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Effective Tax Collection In A Digital Economy The Case Study Of Federal Inland Revenue Services, The Role Of FIRS



1.1. Background of the study

Around the world, businesses continue to evolve rapidly, with momentous advancement in the field of technology and the vital role it plays in day-to-day business operations. There is an unprecedented potential for emerging technologies to reshape how work is done, how businesses grow, and how markets and industries evolve (McKinsey & Company, 2013).

State capacity to mobilize fiscal resources is accredited as being important to development. Creation of fiscal capacity entails investment in state structure to properly monitor and administer tax collection. Recent literature has given more emphasis on the political motives of the state as an important determinant of investment in fiscal capacity (Besley & Persson, 2012). The incentive of political elites to invest in fiscal capacity was decline if the cost is very high and they expect fewer returns in the future (Acemoglu, 2005). However, technological innovation could provide a platform where the cost of investment in fiscal capacity can be reduced substantially and fiscal resources can be mobilized efficiently.

The digital age is rapidly transforming the relationship between tax authorities and taxpayers. Driven by a desire for more revenue, greater efficiency and improved compliance in an atmosphere of shrinking resources, tax authorities are increasingly relying on digital tax data gathering and analysis using digital platforms to facilitate real-time or near realtime collection and assessment of taxpayer data. This move toward tax “digitization” is allowing tax authorities to collect tax data in real time or near real time; they can then use the information to respond quickly and in more targeted ways to perceived compliance risks.


Digitization is, in some cases, allowing taxpayer information to be cross-referenced and shared among governments and agencies (Ernst & Young, 2016)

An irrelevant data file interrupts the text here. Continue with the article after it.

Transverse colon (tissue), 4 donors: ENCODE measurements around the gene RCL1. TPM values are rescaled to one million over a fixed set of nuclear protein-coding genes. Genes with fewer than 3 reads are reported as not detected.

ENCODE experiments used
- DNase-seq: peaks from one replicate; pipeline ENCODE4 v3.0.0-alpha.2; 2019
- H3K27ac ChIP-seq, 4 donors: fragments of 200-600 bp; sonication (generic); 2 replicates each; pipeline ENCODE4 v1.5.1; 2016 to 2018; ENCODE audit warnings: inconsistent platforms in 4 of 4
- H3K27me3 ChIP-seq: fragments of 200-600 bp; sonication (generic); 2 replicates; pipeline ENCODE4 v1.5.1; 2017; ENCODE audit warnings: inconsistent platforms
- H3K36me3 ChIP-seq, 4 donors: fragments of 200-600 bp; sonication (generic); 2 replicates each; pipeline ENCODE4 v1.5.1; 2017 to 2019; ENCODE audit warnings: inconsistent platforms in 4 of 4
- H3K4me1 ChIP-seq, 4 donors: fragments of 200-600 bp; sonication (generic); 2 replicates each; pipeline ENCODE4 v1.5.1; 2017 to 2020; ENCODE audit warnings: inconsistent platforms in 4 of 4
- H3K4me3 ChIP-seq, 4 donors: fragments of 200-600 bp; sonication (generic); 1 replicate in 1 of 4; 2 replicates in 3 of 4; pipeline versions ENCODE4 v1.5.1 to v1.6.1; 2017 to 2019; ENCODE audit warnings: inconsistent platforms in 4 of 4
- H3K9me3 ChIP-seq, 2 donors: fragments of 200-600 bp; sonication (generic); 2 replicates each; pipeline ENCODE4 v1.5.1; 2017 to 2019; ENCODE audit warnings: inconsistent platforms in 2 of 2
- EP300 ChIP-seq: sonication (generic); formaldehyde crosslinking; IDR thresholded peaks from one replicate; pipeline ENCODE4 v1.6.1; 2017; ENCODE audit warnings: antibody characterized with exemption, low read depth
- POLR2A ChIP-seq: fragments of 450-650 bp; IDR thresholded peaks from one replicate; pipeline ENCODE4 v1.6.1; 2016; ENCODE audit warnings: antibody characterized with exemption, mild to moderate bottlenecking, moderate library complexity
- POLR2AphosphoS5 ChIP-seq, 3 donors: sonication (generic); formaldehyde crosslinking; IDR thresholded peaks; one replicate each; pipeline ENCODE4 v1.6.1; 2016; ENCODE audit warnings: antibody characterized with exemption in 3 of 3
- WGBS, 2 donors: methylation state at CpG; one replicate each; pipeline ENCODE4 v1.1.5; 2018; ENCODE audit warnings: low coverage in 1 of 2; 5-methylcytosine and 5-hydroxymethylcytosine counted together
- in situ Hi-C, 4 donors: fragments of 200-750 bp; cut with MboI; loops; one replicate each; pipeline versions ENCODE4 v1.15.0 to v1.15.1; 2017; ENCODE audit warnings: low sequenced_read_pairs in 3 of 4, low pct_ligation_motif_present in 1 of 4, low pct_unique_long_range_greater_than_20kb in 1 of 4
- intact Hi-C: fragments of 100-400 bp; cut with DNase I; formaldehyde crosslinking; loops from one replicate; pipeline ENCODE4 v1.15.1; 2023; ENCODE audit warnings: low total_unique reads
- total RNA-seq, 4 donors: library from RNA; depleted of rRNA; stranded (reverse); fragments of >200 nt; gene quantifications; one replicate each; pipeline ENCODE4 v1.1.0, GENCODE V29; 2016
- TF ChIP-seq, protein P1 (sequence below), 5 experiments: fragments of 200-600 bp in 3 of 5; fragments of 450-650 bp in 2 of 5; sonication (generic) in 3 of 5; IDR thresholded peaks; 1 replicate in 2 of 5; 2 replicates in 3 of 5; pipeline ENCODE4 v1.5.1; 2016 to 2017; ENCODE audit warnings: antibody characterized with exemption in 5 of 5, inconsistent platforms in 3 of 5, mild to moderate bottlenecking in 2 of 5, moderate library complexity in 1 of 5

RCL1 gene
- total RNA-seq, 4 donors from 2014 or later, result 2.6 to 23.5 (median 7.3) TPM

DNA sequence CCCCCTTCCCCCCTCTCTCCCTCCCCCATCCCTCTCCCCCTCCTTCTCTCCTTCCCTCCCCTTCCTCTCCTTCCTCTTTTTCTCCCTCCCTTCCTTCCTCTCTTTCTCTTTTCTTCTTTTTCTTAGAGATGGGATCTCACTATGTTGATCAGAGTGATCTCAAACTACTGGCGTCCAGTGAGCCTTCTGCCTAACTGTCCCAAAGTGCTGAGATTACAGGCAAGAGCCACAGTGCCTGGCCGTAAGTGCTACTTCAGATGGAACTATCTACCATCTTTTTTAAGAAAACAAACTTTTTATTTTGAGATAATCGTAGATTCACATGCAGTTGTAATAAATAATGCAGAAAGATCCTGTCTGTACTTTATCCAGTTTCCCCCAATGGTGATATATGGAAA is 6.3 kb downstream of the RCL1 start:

As countries move toward digitizing their tax administration, their efforts can often follow a similar pattern, aligning with different levels of digitization. Of course, the move to digitization is not necessarily linear, nor should higher levels of digitization be viewed as the ultimate goal of either taxpayers or tax authorities (Ernst & Young, 2016).

This study’s aim is to explore The effect of information communication technology on corporate tax collection system: case study on large tax payers in Abuja. The study was highlight the benefits and challenges associated with the application of information Technology in tax collection system in Nigeria.


1.2. Statement of the Problem

A well-functioning revenue system is a necessary condition for strong, sustained and inclusive economic development. However, the revenue systems in some developing countries have fundamental shortcomings. Revenue funds the public expenditure on physical, social and administrative infrastructure that enables businesses to start or expand. The revenue system is also a central element in supporting a strong citizen-state relationship that underpins effective, accountable and stable governments. Both of these elements contribute to stronger economic and employment growth outcomes. The countries that fail to capitalize on the benefits of rapid economic growth are missing a tremendous opportunity to improve the quality of life for their citizens (Carnahan, 2015).

Nigeria has a low level of fiscal capacity, like many developing countries. The tax revenue as a share of GDP was about 12% during the decade 2001-2011. As a result, big part of government spending during the decade 2001-2011 came from non-tax sources such as international aid and loans. Nigeria also relied heavily on taxes on international trade accounts for 40% of tax revenue, a very high ratio even by the standards of developing countries (Ali, 2017). .

Nigerian Revenues and Customs Authority’s tax collection system has been achieved significant progress since   the introduction of different reforms. . Technology upgrading has been part of recent taxation reform programs with the aim of improving data management and analysis, lowering compliance costs, reducing the scope for corruption and improving monitoring of taxpayers. One such technology is the introduction of electronic sales registration machinery (ESRM) by the Nigerian Revenues and Customs Authority starting from 2008. Since the initiation of the reform, more than 50,000 tax-paying businesses have started using the machine with 84% of them operating in the capital city, Abuja. The Nigerian Revenues and Customs Authority recently announced that it is now preparing to scale-up the operation of the reform in other parts of the country, providing a unique opportunity to explore the impact of technological innovation on state capacity to collect taxes Ali (2017).